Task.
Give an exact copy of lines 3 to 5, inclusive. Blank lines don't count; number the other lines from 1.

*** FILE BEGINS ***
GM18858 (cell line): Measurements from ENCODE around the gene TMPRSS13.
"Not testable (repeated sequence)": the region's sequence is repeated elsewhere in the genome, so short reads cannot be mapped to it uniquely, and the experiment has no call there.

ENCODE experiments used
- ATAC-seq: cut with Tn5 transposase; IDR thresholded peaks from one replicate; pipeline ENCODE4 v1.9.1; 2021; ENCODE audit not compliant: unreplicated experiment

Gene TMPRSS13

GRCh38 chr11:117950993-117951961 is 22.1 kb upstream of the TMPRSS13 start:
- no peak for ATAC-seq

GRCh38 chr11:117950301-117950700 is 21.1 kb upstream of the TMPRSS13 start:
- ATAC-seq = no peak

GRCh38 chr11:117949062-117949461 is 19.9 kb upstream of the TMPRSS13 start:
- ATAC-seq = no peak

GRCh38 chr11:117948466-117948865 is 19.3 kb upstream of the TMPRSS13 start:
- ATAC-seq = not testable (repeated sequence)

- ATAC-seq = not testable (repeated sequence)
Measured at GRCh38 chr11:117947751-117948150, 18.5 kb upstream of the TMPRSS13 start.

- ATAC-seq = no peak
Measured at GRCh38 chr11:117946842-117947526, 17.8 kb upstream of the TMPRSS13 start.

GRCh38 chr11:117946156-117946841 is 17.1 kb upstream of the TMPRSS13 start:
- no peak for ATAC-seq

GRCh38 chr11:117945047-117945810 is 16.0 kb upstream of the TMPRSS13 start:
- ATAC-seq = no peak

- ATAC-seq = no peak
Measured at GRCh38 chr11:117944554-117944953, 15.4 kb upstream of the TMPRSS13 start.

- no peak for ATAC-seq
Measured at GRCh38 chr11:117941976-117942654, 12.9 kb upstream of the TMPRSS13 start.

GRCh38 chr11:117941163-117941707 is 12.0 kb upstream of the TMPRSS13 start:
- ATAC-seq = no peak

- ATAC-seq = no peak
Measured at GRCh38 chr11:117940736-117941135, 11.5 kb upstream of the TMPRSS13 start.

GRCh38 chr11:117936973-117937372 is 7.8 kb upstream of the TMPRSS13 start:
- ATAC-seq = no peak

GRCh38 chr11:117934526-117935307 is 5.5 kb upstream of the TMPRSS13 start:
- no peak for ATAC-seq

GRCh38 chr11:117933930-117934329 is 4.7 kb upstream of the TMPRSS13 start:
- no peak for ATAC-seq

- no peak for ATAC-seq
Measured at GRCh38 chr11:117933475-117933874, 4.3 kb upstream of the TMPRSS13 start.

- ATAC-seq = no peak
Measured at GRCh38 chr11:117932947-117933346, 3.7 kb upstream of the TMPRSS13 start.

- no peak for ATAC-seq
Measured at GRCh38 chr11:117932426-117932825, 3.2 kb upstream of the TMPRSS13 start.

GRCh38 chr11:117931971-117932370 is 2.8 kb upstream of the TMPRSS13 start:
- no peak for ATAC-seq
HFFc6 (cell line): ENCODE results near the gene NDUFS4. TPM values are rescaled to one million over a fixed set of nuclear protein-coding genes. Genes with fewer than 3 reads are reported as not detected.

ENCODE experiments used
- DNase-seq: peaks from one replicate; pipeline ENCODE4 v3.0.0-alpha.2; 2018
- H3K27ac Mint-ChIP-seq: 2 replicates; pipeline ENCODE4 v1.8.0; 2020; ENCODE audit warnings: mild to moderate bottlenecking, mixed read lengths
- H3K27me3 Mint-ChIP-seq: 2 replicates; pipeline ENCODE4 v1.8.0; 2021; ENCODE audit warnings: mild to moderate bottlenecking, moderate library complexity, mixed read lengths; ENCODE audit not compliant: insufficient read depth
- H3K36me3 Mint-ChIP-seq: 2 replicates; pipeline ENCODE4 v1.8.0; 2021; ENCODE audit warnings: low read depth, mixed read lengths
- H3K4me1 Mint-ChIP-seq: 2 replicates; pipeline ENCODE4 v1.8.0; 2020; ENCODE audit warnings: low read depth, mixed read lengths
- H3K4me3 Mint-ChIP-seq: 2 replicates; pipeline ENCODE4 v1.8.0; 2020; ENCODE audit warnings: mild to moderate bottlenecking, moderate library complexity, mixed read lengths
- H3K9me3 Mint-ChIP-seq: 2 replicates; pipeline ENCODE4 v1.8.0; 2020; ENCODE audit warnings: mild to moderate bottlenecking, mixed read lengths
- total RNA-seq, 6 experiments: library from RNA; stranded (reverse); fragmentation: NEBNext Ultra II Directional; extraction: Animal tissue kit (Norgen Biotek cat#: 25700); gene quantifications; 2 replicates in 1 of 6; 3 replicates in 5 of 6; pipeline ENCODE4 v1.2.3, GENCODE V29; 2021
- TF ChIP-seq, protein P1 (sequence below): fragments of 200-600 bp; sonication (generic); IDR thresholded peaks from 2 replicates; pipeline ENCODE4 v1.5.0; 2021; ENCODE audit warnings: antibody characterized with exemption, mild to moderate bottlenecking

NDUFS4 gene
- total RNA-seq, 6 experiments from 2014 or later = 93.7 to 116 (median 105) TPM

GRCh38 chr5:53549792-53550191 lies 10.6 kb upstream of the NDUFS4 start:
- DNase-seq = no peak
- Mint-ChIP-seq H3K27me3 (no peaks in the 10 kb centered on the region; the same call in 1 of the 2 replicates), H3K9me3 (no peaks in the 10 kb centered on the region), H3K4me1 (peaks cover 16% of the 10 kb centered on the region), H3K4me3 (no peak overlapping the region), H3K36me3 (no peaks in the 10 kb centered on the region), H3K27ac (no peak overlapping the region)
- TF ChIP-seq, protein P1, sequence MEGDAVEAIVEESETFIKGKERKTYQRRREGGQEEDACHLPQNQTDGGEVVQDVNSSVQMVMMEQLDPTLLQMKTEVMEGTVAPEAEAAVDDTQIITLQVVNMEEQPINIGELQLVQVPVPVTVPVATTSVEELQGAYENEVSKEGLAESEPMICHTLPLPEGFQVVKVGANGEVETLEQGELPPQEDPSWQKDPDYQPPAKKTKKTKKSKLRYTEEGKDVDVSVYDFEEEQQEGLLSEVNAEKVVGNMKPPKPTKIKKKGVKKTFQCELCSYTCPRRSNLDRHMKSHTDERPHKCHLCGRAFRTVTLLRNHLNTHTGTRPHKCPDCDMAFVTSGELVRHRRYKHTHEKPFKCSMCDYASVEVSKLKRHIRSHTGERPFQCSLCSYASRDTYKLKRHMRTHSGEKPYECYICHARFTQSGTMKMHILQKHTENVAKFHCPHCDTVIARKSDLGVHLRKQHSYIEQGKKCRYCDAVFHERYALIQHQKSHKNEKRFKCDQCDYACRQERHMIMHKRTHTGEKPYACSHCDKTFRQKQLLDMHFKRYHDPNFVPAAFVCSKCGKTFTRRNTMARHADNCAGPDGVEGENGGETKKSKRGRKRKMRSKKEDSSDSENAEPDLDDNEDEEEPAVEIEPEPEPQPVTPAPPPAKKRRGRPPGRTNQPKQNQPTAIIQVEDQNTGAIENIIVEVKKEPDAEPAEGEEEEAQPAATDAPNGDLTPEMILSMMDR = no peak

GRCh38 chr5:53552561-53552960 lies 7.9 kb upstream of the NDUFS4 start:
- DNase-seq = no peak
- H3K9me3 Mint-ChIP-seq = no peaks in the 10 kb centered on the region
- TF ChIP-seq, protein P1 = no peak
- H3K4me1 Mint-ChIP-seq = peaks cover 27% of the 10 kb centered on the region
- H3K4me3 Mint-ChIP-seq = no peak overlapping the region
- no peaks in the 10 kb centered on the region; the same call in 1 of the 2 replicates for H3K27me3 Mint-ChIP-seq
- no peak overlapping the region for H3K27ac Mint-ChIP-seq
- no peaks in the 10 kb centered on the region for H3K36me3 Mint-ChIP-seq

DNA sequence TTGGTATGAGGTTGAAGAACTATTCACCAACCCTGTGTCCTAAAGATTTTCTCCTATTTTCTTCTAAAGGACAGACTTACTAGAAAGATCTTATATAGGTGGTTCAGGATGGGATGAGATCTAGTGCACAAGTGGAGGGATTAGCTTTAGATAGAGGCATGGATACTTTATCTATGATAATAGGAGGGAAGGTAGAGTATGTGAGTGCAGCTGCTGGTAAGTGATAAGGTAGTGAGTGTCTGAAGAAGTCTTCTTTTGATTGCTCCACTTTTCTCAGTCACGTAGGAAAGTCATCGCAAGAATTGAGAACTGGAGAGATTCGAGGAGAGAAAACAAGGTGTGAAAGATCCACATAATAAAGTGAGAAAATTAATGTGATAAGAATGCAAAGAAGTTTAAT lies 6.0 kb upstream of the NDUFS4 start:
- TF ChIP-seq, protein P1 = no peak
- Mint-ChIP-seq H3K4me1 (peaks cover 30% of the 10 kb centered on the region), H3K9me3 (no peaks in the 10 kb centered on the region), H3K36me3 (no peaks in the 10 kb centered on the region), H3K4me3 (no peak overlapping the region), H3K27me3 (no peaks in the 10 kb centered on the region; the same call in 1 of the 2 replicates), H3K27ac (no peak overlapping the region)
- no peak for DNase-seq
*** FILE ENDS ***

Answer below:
ENCODE experiments used
- ATAC-seq: cut with Tn5 transposase; IDR thresholded peaks from one replicate; pipeline ENCODE4 v1.9.1; 2021; ENCODE audit not compliant: unreplicated experiment

Gene TMPRSS13